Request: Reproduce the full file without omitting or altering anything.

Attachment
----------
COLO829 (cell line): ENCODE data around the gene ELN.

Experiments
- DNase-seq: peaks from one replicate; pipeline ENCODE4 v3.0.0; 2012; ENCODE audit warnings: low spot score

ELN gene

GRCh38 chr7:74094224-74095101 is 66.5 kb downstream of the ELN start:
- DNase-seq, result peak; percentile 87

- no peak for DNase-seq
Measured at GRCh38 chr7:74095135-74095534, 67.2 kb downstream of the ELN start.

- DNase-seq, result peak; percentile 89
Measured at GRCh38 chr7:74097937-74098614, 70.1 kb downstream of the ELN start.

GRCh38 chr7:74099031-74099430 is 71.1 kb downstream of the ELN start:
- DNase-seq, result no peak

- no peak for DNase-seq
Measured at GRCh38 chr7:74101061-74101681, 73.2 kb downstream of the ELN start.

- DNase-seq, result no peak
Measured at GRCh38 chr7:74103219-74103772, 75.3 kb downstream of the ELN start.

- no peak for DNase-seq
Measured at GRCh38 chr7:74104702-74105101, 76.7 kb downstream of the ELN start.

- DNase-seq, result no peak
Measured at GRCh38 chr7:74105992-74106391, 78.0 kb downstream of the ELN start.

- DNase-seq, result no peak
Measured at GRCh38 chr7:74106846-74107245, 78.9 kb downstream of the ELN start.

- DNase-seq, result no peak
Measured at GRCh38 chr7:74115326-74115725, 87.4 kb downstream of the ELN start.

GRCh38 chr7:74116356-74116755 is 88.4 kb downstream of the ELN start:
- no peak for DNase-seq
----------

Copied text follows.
COLO829 (cell line): ENCODE data around the gene ELN.

Experiments
- DNase-seq: peaks from one replicate; pipeline ENCODE4 v3.0.0; 2012; ENCODE audit warnings: low spot score

ELN gene

GRCh38 chr7:74094224-74095101 is 66.5 kb downstream of the ELN start:
- DNase-seq, result peak; percentile 87

- no peak for DNase-seq
Measured at GRCh38 chr7:74095135-74095534, 67.2 kb downstream of the ELN start.

- DNase-seq, result peak; percentile 89
Measured at GRCh38 chr7:74097937-74098614, 70.1 kb downstream of the ELN start.

GRCh38 chr7:74099031-74099430 is 71.1 kb downstream of the ELN start:
- DNase-seq, result no peak

- no peak for DNase-seq
Measured at GRCh38 chr7:74101061-74101681, 73.2 kb downstream of the ELN start.

- DNase-seq, result no peak
Measured at GRCh38 chr7:74103219-74103772, 75.3 kb downstream of the ELN start.

- no peak for DNase-seq
Measured at GRCh38 chr7:74104702-74105101, 76.7 kb downstream of the ELN start.

- DNase-seq, result no peak
Measured at GRCh38 chr7:74105992-74106391, 78.0 kb downstream of the ELN start.

- DNase-seq, result no peak
Measured at GRCh38 chr7:74106846-74107245, 78.9 kb downstream of the ELN start.

- DNase-seq, result no peak
Measured at GRCh38 chr7:74115326-74115725, 87.4 kb downstream of the ELN start.

GRCh38 chr7:74116356-74116755 is 88.4 kb downstream of the ELN start:
- no peak for DNase-seq